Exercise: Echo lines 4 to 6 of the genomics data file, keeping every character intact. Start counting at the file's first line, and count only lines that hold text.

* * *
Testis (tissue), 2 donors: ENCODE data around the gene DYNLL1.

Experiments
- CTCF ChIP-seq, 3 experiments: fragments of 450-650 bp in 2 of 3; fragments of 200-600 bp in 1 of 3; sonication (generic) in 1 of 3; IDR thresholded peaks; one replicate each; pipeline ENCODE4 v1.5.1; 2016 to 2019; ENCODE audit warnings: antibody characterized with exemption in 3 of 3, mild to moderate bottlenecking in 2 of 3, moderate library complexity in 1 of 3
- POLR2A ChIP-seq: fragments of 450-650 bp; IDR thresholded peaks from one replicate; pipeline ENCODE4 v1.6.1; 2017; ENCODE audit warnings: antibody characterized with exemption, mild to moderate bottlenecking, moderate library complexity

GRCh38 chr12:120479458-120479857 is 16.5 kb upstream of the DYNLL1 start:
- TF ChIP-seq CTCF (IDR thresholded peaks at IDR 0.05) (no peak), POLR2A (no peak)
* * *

- POLR2A ChIP-seq: fragments of 450-650 bp; IDR thresholded peaks from one replicate; pipeline ENCODE4 v1.6.1; 2017; ENCODE audit warnings: antibody characterized with exemption, mild to moderate bottlenecking, moderate library complexity

GRCh38 chr12:120479458-120479857 is 16.5 kb upstream of the DYNLL1 start:
- TF ChIP-seq CTCF (IDR thresholded peaks at IDR 0.05) (no peak), POLR2A (no peak)